Sittuyin board and starting position
Sittuyin board and starting position

Sittuyin (Burmese: စစ်တုရင်), also known as Burmese chess, is a strategy board game created in Myanmar. It is a direct offspring of the Indian game of chaturanga, which arrived in Myanmar in the 8th century thus it is part of the same family of games such as chess, and shogi. Sit is the modern Burmese word for army or war ; the word sittuyin can be translated as representation of the four characteristics of army—chariot, elephant, cavalry and infantry.

In its native land, the game has been largely overshadowed by Western (international) chess, although it remains popular in the northwest regions.[1]


The sittuyin board consists of 64 squares, 8 rows and 8 columns, without alternating colors.

The board has also two diagonal lines from corner to corner, which are known as sit-ke-myin (Burmese: စစ်ကဲမျဉ်း, general's lines).

Pieces and their moves

Pieces are commonly made of wood, and sometimes of ivory. The height of the pieces varies by class. The official colors of the pieces are red and black.

Min-gyi (Burmese: မင်းကြီး, king)

It can move one step in any direction.
General's movement
Elephant's movement

Sit-ke (Burmese: စစ်ကဲ, general)

It can move one step in any diagonal direction (as fers in shatranj).

Sin (Burmese: ဆင်, elephant)

It can move one step in any diagonal direction or one step forward (as silver general in shogi).

Myin (Burmese: မြင်း, horse)

It can jump two horizontal squares and one vertical square or two vertical squares and one horizontal square, as knight in Western chess.

Yahhta (Burmese: ရထား, chariot)

It can move any number of free squares along four orthogonal directions.

(Burmese: နယ်, feudal lord)

It can move one step forward but cannot retreat. It captures one diagonal step forward.


A position after setup phase is complete
A position after setup phase is complete

Only feudal lords (pawns) are on the board in the initial position. The game starts with the Red player (depicted here having white pieces), followed by the Black player, placing their other pieces arbitrarily on their own halves of the board (known as sit-tee or troops deployment): chariots can be put on any square on the back rank. In official tournaments, a small curtain is used on the middle of the board to prevent the players seeing each other's deployment during the sit-tee phase. One of the possible game openings is shown in the diagram.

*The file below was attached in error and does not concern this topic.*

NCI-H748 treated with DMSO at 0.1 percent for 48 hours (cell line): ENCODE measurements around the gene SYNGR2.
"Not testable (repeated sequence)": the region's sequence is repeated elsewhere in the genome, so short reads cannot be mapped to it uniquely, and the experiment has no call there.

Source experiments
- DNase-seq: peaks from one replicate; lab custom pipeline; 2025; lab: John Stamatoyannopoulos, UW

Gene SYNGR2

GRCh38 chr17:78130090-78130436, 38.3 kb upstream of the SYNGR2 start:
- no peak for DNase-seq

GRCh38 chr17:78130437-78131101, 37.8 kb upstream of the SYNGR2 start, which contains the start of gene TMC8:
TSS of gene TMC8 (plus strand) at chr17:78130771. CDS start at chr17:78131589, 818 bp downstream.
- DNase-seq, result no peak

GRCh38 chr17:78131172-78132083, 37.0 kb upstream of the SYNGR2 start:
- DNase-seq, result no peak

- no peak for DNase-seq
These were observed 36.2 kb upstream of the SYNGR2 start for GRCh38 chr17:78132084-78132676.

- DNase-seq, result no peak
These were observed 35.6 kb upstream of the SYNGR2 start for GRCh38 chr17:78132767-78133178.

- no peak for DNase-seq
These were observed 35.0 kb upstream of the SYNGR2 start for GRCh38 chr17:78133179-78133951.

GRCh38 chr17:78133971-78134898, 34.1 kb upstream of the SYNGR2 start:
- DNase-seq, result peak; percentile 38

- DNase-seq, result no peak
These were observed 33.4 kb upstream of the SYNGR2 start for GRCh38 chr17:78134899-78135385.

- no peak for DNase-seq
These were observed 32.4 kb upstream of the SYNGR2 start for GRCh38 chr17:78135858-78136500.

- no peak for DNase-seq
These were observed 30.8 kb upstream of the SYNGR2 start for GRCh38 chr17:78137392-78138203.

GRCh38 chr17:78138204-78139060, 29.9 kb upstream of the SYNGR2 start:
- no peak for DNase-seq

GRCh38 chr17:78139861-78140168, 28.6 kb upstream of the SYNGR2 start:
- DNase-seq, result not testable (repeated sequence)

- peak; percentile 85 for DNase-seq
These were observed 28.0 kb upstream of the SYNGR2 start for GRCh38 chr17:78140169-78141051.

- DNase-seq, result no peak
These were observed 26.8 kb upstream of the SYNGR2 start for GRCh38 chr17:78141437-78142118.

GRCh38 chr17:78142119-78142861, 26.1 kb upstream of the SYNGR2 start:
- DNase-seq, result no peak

Feudal lords promote to general when they reach diagonal lines marked on the board. The promotion is possible only if that player's general has been captured. If the player has a feudal lord on a promotion square and their general is no longer on the board, the player can (if they wish to) promote the feudal lord to general instead of making a move. A feudal lord which passes the promotion square cannot promote anymore.

The goal of the game is to khwè (checkmate) the opponent's king. Putting the opponent in stalemate is not allowed.

In the version reported in A History of Chess in 1913, a game of sittuyin had three stages:

  1. Eight moves each: the sit-tee stage described above, but no restriction on chariot placing; Murray did not mention a curtain. Also, a player could put a piece where one of their pawns was, and in the same move put that pawn in a free square behind their row of pawns.
  2. Second stage: in each move, each player moves any one of their pieces (not a pawn) to any other empty place in their own half of the board, ignoring the usual move rules. Or they can move a pawn one square forwards and this ends the second stage and the third stage starts.
  3. Ordinary play, obeying the rules for piece moves.

Dice rules

Anne Sunnucks writes that three dice were thrown and each player made three moves at a time.[2]

See also


  1. ^ Pritchard (1994), p. 31
  2. ^ Anne Sunnucks, The Encyclopaedia of Chess, St. Martin's Press, 1970, pp. 97–98.